some unfortunate injuries suffered by the team added just that bit of drama that
was needed.

The coverage now heads to Dallas. For those who don’t know, Dallas has been
my favorite football team for as long as I can remember. I know what many of
you are thinking: “Oh no, a Dallas fan. How could you?” All I can say is
that I got it honest. I grew up in a house of Cowboy fans, namely my two
brothers. The Cowboys were good in the seventies, my brothers would cheer
away every Sunday, I was young and impressionable, and it stuck. When they
got good again in the early nineties, my love for the sport was just hitting
stride. It all clicked, particularly since poor old Baltimore didn’t have a
team of its own. When it gained one, just a few scant years ago, Dallas had to
slip down a notch to make room for the hometown boys.

My only problem with the show is that this season just can’t be as good as the last.
The records of the two teams in the season following the show could end up
being quite similar. Dallas, although lacking at the quarterback position, is
looking quite solid in both defense and at the running back position. Their
wide recievers are reasonably solid. They could (I repeat could) compete for a
playoff spot, much like my Ravens did last year. This year Dallas seems to
be on its way up. The Ravens, little did we know, were on their way down.
However, this might not mean much to the show for two
reasons. One, the show takes place in the preseason. At this point, it is
all about the hype. The Ravens had a super bowl trophy. The Cowboys
have quite a large following. The ratings may end up being better but the content
probably won’t. Two, the Cowboys just don’t have the cast of characters that made
the show so much fun with the Ravens. Let’s replace Brian Billick with Dave Campo. Let’s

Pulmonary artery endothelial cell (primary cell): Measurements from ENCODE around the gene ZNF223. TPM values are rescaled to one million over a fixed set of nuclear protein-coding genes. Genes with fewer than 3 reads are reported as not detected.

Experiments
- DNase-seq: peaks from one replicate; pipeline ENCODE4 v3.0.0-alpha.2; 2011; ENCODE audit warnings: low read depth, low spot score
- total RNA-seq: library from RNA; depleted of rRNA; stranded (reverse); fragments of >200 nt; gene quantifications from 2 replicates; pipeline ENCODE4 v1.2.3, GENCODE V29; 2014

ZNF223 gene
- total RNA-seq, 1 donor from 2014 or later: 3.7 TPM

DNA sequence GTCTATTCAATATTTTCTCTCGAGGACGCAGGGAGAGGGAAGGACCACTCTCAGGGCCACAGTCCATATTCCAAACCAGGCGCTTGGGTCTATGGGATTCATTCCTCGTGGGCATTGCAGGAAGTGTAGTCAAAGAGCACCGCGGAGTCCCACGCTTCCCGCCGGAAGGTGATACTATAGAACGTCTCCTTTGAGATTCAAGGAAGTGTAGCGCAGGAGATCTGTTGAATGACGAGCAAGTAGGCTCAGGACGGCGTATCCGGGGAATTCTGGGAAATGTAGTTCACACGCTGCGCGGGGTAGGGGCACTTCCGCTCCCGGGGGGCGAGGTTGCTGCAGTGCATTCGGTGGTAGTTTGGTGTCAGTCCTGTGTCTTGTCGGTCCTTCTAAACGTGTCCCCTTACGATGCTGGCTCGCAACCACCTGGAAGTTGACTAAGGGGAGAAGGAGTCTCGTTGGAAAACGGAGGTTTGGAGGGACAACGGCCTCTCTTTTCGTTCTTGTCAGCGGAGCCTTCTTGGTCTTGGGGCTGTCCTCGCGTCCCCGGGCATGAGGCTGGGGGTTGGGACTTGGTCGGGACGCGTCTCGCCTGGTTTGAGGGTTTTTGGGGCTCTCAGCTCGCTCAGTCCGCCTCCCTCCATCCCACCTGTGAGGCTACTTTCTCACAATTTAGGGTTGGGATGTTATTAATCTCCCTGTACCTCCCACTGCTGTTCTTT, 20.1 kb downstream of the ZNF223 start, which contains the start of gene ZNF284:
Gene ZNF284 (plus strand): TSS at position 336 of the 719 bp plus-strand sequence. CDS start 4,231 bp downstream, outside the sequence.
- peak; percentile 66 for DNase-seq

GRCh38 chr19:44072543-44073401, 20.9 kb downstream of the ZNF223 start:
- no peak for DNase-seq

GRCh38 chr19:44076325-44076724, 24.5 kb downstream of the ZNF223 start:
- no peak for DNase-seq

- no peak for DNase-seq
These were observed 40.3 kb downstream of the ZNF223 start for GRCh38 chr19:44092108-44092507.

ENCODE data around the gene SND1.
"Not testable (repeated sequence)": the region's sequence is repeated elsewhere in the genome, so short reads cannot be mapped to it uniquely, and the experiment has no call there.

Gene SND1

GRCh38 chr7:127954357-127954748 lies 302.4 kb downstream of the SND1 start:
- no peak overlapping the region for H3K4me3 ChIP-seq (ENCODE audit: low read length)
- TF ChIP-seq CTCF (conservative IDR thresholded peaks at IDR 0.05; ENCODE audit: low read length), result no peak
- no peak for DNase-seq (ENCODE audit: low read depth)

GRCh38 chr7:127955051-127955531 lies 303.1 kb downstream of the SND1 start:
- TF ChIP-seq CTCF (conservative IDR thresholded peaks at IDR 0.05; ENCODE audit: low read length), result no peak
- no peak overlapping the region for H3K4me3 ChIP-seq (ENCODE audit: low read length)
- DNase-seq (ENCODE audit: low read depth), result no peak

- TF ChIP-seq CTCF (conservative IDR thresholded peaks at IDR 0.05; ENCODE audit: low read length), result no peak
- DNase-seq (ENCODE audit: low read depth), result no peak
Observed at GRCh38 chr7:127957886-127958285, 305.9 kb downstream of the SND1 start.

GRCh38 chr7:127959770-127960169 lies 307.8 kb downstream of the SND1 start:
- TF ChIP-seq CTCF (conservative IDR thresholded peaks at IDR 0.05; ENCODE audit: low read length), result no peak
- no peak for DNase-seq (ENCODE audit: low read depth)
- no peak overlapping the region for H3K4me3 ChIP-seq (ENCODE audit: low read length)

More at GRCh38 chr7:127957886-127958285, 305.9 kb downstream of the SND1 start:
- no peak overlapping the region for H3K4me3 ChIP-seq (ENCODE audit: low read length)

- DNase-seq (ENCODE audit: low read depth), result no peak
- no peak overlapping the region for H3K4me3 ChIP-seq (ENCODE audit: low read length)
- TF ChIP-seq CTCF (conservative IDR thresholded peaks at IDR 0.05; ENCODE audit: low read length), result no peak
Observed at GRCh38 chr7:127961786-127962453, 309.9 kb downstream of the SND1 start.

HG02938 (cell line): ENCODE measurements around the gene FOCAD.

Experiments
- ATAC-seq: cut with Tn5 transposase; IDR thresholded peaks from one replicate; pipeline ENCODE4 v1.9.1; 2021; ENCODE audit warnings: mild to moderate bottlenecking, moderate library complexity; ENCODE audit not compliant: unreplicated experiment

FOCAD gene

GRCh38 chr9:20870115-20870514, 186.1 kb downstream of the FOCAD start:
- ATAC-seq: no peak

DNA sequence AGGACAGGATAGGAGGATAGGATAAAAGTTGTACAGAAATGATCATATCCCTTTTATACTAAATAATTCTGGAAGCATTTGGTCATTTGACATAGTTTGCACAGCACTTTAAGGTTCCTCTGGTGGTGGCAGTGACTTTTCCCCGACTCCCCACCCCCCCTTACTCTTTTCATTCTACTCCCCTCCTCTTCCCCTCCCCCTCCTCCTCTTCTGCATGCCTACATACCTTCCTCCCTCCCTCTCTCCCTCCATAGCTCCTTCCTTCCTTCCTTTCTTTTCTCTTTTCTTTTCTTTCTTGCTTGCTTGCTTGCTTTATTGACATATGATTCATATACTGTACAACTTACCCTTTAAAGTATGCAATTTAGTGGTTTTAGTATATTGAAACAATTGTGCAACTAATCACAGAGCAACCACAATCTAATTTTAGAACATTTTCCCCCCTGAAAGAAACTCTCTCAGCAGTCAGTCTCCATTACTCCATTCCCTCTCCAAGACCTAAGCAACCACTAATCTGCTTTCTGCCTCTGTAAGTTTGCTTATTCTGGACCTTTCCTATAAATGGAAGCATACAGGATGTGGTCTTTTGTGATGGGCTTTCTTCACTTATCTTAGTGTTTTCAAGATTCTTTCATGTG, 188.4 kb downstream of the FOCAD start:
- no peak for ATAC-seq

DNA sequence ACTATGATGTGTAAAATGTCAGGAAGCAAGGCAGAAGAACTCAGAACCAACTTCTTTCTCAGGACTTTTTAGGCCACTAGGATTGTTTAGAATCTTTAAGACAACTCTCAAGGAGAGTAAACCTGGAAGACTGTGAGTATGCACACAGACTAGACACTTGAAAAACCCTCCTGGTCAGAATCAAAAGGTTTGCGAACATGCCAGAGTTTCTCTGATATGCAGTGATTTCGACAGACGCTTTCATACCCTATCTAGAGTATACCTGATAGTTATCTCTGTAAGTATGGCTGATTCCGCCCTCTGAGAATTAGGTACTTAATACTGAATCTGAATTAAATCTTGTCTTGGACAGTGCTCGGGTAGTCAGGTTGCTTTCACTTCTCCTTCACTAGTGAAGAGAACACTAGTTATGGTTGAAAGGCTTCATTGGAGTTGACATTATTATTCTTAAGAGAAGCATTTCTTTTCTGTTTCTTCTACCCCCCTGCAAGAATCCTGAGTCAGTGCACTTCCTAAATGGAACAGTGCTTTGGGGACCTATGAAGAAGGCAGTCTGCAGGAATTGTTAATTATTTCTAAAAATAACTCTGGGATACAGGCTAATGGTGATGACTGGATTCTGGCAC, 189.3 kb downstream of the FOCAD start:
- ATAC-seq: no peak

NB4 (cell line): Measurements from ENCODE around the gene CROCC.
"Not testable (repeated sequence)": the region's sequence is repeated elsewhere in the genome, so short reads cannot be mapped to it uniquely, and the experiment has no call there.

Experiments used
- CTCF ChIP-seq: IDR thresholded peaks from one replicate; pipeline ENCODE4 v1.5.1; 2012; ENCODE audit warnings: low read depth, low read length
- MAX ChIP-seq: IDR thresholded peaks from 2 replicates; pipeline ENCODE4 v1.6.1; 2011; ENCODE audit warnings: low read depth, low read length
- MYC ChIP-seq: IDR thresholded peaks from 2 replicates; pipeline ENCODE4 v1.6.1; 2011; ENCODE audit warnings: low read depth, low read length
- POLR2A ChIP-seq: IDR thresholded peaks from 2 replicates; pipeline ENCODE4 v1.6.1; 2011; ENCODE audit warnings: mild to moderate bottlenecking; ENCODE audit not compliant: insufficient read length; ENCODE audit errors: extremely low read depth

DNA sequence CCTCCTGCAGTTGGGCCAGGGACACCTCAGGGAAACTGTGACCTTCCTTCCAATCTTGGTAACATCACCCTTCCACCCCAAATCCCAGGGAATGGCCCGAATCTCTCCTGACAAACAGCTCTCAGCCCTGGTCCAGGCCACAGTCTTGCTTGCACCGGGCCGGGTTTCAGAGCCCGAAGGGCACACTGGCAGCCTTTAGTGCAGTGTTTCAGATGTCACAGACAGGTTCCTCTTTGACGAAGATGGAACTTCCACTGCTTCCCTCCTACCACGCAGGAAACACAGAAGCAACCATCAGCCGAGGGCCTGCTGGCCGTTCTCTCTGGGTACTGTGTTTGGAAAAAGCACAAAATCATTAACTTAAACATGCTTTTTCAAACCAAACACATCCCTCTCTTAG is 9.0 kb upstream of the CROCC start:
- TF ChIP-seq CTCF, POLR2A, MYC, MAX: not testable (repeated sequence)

replace Tony Sirigusa with La’Roi Glover. Replace Shannon Sharpe with … well, you can’t
really replace that mouth with anyone outside of Mick Jagger. Can you? It just
won’t have the same ring to it. There is no replacing the personalities that
made up the Ravens last year.

In any case, I’ll be watching and hoping for the best. I’m voting for the
Cowboys this year, if only to stem the tide of tears over what has become a
rebuilding year for the Ravens.

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Racing the Magazine

Jul 6, 2002

Last week, the wife and I took a vacation with our assorted in-laws to
Ocean City.
As far as vacations go, I’m quite pleased. Lots of relaxation
with bits of fun mixed in for good measure. Luckily, the week gave me one
amusing story (at least to me) to relate.

See, one of my favorite pastimes on vacation is reading. I usually bring a couple
of books with me as well as a magazine or two. This vacation was no different.
I had brought a couple of novels, among them
Good Omens
and the
first Harry Potter
book (yep, I’m behind the curve on this one), and some gaming magazines.

So there I was, laying in lounge chair by the pool, soaking up the sun,
settling down for a good reading session with the latest issue of